Historic Buildings

Travel through time with us and visit our historic settlement along the banks of the Wabash River. You will discover pieces of the past, and explore a simpler, exciting period of time in Huntington County’s history when you walk through the thresholds of the Nuck House, Schoolhouse and the home of Chief Richardville.

Nuck Log House 

In 1843, Joseph and Margaret Nuck left their home in Elmstein in the German province of Bavaria for a new life in America. They crossed the Atlantic Ocean, traveled up the Erie Canal to Buffalo, crossed Lake Erie on a steamer, then traveled down the Wabash and Erie Canal to Huntington, Indiana. During their early years here, Joseph and his son, Matthias, worked for Chief Lafontaine, clearing the Chief’s land for 25¢ a day. In 1847, the Nucks purchased land about two miles north of the Forks and built this house. As they prospered, they put siding on their log house to make it look more like a “real” house, and added rooms. The house, with the additions removed, was brought to the Forks in 1981. It has been furnished as a pioneer house of the mid-1800s.

Pioneer School House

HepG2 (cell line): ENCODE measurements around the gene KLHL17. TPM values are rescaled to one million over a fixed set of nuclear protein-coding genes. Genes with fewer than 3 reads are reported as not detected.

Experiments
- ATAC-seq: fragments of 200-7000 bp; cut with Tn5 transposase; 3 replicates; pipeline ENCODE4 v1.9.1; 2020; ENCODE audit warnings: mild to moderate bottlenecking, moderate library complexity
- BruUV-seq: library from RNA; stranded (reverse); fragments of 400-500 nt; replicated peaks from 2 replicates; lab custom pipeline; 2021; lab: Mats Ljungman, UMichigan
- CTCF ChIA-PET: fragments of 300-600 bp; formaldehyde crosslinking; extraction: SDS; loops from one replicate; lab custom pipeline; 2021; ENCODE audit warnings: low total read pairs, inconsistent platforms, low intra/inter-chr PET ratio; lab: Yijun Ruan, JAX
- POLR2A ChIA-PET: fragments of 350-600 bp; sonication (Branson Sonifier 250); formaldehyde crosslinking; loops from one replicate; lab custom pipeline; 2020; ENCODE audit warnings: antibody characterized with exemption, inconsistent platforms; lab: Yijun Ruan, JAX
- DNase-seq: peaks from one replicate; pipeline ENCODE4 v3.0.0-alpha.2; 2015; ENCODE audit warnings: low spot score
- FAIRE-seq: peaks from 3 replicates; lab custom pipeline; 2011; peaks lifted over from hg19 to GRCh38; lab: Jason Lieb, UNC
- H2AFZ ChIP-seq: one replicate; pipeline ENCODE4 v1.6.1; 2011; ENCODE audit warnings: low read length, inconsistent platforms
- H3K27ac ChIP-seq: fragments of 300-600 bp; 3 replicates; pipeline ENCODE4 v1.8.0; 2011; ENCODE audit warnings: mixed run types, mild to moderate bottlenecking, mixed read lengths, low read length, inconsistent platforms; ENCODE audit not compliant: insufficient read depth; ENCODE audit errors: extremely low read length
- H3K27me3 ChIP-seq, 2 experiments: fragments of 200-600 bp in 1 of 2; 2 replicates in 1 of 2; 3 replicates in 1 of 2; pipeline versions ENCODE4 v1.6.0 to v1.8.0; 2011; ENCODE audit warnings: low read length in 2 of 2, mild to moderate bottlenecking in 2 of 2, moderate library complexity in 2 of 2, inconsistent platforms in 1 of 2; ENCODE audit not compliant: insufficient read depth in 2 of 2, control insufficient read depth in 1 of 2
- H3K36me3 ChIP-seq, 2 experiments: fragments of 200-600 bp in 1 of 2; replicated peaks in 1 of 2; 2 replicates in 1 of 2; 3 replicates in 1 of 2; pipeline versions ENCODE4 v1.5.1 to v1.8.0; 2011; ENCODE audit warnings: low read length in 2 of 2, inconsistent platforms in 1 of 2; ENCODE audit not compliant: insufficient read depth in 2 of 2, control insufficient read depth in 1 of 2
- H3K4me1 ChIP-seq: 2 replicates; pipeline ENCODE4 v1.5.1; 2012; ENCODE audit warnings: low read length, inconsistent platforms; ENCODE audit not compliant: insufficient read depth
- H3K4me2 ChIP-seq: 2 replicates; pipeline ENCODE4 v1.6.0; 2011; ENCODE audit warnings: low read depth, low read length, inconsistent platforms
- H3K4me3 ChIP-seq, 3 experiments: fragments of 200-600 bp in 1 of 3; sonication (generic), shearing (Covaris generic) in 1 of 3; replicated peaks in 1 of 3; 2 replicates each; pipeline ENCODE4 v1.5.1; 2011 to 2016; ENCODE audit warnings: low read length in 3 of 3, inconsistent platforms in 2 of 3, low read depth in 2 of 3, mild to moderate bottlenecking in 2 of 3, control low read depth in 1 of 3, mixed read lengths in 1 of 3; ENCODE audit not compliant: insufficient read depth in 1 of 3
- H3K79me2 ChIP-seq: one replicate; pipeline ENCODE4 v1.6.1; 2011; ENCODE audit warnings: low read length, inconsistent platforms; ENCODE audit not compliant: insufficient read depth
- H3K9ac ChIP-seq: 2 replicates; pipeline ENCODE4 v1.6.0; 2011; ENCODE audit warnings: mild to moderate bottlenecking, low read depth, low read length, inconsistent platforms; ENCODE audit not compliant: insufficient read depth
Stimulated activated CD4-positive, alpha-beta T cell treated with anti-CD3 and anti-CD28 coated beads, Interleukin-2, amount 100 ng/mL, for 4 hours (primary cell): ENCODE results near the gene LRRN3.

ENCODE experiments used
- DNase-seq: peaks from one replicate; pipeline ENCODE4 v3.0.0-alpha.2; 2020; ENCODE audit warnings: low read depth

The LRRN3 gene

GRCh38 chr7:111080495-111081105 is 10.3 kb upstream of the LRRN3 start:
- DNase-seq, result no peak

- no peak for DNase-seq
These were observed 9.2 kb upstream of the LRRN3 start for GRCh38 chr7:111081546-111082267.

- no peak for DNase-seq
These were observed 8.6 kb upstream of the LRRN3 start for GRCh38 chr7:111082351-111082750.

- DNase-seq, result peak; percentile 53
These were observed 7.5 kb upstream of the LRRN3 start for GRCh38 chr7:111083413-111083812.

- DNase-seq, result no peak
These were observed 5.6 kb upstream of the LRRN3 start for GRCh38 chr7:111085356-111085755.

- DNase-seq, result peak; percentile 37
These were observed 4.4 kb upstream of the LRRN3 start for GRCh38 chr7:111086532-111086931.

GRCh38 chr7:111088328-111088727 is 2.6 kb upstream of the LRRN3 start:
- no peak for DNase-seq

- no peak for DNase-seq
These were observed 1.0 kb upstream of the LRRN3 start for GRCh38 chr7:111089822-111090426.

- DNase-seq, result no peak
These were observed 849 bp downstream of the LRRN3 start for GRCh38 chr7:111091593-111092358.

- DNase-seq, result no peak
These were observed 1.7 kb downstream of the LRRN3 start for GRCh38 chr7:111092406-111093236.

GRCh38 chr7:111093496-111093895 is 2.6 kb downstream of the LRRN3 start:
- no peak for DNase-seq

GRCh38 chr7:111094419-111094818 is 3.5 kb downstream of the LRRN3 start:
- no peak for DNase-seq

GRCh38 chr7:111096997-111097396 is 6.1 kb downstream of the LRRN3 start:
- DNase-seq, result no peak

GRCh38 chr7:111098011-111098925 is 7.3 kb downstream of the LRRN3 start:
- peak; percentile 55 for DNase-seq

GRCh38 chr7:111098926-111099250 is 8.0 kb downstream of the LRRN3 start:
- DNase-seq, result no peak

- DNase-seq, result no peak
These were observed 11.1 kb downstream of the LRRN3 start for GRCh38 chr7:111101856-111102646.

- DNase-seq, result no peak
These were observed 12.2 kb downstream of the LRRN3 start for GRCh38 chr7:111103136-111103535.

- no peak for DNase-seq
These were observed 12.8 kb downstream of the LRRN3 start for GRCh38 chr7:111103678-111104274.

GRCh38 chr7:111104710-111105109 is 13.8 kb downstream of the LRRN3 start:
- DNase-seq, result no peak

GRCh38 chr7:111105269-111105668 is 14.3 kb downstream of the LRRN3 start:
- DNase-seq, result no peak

Grab your slate and go back to school! Our pioneer-era schoolhouse was reconstructed using squared logs taken from a Huntington County house, which was originally built about 1870. It has been furnished as a schoolhouse from the 1880s. Periodically staffed by volunteers, lessons are taught in the same way they would have been taught on the frontier a hundred years ago. Children today find the Pioneer Schoolhouse a fascinating place to visit.

Chief’s House

In about 1834, Miami Chief Jean Baptiste Richardville ordered construction of a council house at the Forks of the Wabash.  This council house was built in preparation for the treaty negotiations which were held at the Forks later that year.

Richardville was succeeded as Civil Chief by his son-in-law, Francis Lafontaine. Credible historical sources indicate that Lafontaine himself built the Chief’s House. Lafontaine used this building as his main residence.

The house has been restored to its appearance in 1846, which was the last year that Chief Lafontaine lived in the house.